• Mechanisms for disclosing and reporting breaches of personal data
  • Processes for inter-regulatory references for sectoral regulations
  • Coordination in conducting awareness-related activities

Another option is that of “interlocking directorates”. Here, representatives from one regulator (including from a ministry or department) sit on the board of other regulators who have connected mandates. This serves as a coordination and cooperation mechanism. For the Data Protection Authority of India (DPAI), the limitation will be the wide set of different regulators it would have to coordinate. It will be difficult to rely exclusively on interlocking directorates but the underlying idea of enabling representatives of different regulators to collaborate with each other closely can still be explored, said the brief.

Ensuring a uniform appreciation of new technologies: Many authorities in India “have sought to leverage ‘regulatory sandboxes’ to determine how to calibrate regulatory systems vis-à-vis technological developments within their domains.” The DPB 2021 also talks about the DPAI operating a sandbox mechanism to encourage AI innovation, machine learning or any other emerging technology in public interest.

However, the brief pointed out that the risks and regulatory difficulties with such ‘emerging technologies’ can only be fully appreciated once they are employed. Risks posed by a machine learning algorithm for a credit scoring system will be very different from those by a machine for traffic prediction.

“Thus, the DPAI may have to source sectoral or context-specific expertise to run a sandbox effectively,” said the brief.

Further, it said that there is a risk of duplication of efforts that will complicate the challenge of holistically examining risks posed by innovation.

“The DPAI seeks to evaluate specific innovations viewed through the lens of privacy and data protection, other regulators may also be exploring those innovations through their sectoral or domain-specific lens,” said the brief.

Operation of distributed and parallel sandboxing mechanisms by different regulators will also complicate matters for businesses seeking to explore new technologies. They may have to approach different regulators for exemptions under distinct regimes for the same technologies. For start-ups, this causes roadblocks regarding additional cost and hindrance to service/product development.

“The lack of uniformity in the framework and format of the sandbox mechanism adds to the compliance cost. Also, fragmented approvals of a cross-sectoral innovation could slow down market adoption,” said the brief.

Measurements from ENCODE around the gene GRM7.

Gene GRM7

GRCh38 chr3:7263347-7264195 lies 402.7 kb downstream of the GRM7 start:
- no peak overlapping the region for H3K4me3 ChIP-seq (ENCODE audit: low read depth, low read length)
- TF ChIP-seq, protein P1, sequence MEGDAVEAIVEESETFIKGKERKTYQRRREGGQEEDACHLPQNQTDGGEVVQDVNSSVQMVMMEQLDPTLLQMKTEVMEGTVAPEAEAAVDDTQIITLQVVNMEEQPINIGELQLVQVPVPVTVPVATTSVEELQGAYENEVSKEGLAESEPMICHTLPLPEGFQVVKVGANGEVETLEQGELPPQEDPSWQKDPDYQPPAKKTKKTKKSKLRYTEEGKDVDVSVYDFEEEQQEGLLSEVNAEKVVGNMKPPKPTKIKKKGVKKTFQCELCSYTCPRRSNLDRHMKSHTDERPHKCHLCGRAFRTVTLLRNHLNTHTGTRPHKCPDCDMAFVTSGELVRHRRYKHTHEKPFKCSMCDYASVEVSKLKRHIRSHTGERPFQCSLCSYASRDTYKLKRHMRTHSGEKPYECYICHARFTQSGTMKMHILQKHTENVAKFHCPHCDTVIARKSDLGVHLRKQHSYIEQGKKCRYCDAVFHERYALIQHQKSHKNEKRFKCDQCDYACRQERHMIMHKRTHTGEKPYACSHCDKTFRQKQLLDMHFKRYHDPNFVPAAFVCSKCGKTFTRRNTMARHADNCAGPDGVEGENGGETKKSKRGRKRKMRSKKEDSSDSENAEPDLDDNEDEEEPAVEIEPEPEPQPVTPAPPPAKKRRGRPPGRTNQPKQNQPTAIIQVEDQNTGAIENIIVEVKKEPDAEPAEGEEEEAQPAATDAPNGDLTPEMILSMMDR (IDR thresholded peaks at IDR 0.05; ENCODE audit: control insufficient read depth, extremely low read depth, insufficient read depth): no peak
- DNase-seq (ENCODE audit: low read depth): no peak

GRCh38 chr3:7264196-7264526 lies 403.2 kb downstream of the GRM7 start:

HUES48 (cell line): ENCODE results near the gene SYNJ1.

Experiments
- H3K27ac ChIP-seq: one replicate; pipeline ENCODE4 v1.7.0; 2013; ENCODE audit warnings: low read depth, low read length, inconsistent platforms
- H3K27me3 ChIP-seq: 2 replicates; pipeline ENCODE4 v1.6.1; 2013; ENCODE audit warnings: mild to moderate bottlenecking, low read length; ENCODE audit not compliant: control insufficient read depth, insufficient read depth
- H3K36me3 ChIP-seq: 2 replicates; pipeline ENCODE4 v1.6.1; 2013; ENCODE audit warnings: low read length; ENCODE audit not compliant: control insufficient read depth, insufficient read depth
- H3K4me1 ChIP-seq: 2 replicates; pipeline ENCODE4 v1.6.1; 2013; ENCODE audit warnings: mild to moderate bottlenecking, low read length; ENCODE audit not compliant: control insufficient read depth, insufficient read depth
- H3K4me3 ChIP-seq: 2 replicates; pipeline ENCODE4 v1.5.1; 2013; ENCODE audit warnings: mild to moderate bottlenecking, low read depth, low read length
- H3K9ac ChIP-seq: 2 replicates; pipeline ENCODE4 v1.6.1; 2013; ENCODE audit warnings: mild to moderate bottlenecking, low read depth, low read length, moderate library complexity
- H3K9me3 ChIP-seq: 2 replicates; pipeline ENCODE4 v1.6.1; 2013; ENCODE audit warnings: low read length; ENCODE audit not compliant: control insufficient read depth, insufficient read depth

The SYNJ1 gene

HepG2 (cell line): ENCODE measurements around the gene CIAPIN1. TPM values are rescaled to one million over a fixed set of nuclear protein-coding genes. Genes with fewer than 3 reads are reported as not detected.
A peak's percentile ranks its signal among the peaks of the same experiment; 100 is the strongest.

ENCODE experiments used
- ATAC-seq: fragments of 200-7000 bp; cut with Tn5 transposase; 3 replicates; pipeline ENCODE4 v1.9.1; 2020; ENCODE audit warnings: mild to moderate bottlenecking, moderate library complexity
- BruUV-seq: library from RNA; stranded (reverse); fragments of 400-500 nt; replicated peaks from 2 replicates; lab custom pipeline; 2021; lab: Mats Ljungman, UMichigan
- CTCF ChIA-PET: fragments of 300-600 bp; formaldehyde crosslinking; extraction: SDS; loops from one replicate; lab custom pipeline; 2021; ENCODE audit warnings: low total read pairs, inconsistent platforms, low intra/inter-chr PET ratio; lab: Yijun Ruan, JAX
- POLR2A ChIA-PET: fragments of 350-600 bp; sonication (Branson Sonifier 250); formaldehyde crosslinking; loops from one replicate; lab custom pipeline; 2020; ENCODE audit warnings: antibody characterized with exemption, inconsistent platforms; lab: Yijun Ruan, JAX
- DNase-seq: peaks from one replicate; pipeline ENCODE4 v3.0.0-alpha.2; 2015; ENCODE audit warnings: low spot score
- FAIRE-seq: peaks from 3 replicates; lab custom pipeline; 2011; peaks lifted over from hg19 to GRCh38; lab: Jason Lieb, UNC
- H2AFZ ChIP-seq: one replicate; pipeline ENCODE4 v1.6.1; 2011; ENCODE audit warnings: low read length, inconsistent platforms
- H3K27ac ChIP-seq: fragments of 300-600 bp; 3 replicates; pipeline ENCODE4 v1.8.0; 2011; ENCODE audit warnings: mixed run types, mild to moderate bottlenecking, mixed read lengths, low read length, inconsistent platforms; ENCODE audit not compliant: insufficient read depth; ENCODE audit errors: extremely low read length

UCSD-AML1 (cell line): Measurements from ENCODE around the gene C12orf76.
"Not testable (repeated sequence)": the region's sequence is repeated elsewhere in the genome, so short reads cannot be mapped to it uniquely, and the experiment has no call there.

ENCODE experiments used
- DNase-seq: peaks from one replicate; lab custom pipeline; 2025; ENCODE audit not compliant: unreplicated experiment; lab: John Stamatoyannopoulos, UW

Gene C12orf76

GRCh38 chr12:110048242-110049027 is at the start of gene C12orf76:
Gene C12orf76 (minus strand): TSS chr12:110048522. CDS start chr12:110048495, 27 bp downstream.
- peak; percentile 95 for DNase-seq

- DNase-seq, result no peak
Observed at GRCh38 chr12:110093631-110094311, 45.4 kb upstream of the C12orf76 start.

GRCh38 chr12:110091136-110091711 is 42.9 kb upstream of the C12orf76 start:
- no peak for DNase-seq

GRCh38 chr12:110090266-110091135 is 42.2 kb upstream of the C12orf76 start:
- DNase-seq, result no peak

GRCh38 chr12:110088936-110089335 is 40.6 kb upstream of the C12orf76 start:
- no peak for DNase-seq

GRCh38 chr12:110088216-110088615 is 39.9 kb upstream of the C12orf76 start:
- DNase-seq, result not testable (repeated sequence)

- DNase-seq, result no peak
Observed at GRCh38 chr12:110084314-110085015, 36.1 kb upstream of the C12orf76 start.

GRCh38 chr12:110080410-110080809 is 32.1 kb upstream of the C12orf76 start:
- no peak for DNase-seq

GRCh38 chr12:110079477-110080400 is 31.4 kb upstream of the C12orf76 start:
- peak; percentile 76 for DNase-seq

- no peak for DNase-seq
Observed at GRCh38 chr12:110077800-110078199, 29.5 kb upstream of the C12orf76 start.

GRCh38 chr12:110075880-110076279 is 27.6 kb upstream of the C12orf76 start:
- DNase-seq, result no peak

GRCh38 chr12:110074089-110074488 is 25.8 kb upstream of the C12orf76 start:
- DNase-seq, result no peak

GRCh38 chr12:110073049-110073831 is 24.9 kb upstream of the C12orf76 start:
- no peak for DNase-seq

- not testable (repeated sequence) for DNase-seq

Rather than working independently, the brief suggested the DPAI collaborate with different regulators and authorities to run integrated sandboxes. The DPAI can enter into specific MoUs with regulators and adopt a principle-based framework to establish and operate an integrated sandbox with a data protection dimension.

Integration of grievance redressal mechanisms: The brief suggested pooling all adjudicatory grievance redressal functions into the Adjudicating Officer (AO) system so that AOs act as single points of execution of such functions. This will better secure operational segregation between redress and regulatory functions and may lead to better outcomes for consumers, since those with judicial expertise best discharge adjudicatory functions.

Under the DPB 2021, there is a right to seek compensation by applying to the DPAI, who then funnels those applications to an AO. Meanwhile, the DPAI is tasked with other adjudicatory functions. The grievance redressal mechanisms once established will co-exist with several other such mechanisms under other current laws.

While welcome in principle, the brief said a fragmented approach can create challenges such as:

  • Consumers may find it difficult to determine when to approach one channel over the other. There could also be differences in approach and processes, potentially creating stress for consumers as they navigate multiple mechanisms.
  • Entities and regulators operating multiple redressal mechanisms in silos may not be the most efficient approach to resourcing. This can also diminish agility on resolution.
  • Without mechanisms for knowledge and experience sharing across systems, different redressal systems could end up working in silos without learning from each other. For example, those handling e-commerce complaints could benefit those handling data principals’ grievances.

As such, it recommended that DPAI leverage MoUs with other regulators to set up a more integrated mechanism, where the different regulations align in terms of the approach and design. The brief suggested incorporating technology-intensive processes in grievance redressal mechanisms for easy access, harmonise obligations of entities to have such mechanisms, operationalise an online dispute resolution (ODR) and coordinate regulators of different systems.

“For example, an AO hearing a dispute involving matters under other laws could coordinate horizontally with the relevant judicial authority responsible for similar functions under those laws (such as a consumer court in the context of e-commerce or an ombudsperson in the context of financial regulation),” said the brief.

“As the envisioned DPAI is likely to have a crucial role in this digital age, we believe it is essential to address the aforementioned inter-regulatory harmonisation and coordination problems, as well as find solutions for the bottlenecks discussed,” concluded the report.


This post is released under a CC-BY-SA 4.0 license. Please feel free to republish on your site, with attribution and a link. Adaptation and rewriting, though allowed, should be true to the original.

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I'm interested in the shaping and strengthening of rights in the digital space. I cover cybersecurity, platform regulation, gig worker economy. In my free time, I'm either binge-watching an anime or off on a hike.